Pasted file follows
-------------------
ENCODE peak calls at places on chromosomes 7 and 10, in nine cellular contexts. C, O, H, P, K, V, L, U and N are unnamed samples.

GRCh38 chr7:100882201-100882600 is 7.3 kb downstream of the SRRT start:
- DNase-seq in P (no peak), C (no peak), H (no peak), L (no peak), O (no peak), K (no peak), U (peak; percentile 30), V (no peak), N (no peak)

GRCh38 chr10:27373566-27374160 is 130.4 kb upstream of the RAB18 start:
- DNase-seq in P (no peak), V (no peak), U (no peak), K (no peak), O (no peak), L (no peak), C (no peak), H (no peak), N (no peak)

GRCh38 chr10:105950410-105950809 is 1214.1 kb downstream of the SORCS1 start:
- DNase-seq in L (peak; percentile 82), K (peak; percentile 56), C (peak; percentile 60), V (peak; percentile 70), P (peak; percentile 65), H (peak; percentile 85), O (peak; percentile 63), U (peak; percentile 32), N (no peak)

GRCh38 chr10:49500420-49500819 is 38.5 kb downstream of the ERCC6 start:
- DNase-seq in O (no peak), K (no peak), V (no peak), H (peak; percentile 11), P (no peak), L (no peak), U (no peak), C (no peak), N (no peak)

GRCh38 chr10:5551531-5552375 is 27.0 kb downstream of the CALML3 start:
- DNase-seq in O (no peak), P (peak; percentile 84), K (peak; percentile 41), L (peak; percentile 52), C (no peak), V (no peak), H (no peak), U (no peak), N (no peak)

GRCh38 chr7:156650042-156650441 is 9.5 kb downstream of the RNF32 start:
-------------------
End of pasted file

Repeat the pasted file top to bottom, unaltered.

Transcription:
ENCODE peak calls at places on chromosomes 7 and 10, in nine cellular contexts. C, O, H, P, K, V, L, U and N are unnamed samples.

GRCh38 chr7:100882201-100882600 is 7.3 kb downstream of the SRRT start:
- DNase-seq in P (no peak), C (no peak), H (no peak), L (no peak), O (no peak), K (no peak), U (peak; percentile 30), V (no peak), N (no peak)

GRCh38 chr10:27373566-27374160 is 130.4 kb upstream of the RAB18 start:
- DNase-seq in P (no peak), V (no peak), U (no peak), K (no peak), O (no peak), L (no peak), C (no peak), H (no peak), N (no peak)

GRCh38 chr10:105950410-105950809 is 1214.1 kb downstream of the SORCS1 start:
- DNase-seq in L (peak; percentile 82), K (peak; percentile 56), C (peak; percentile 60), V (peak; percentile 70), P (peak; percentile 65), H (peak; percentile 85), O (peak; percentile 63), U (peak; percentile 32), N (no peak)

GRCh38 chr10:49500420-49500819 is 38.5 kb downstream of the ERCC6 start:
- DNase-seq in O (no peak), K (no peak), V (no peak), H (peak; percentile 11), P (no peak), L (no peak), U (no peak), C (no peak), N (no peak)

GRCh38 chr10:5551531-5552375 is 27.0 kb downstream of the CALML3 start:
- DNase-seq in O (no peak), P (peak; percentile 84), K (peak; percentile 41), L (peak; percentile 52), C (no peak), V (no peak), H (no peak), U (no peak), N (no peak)

GRCh38 chr7:156650042-156650441 is 9.5 kb downstream of the RNF32 start: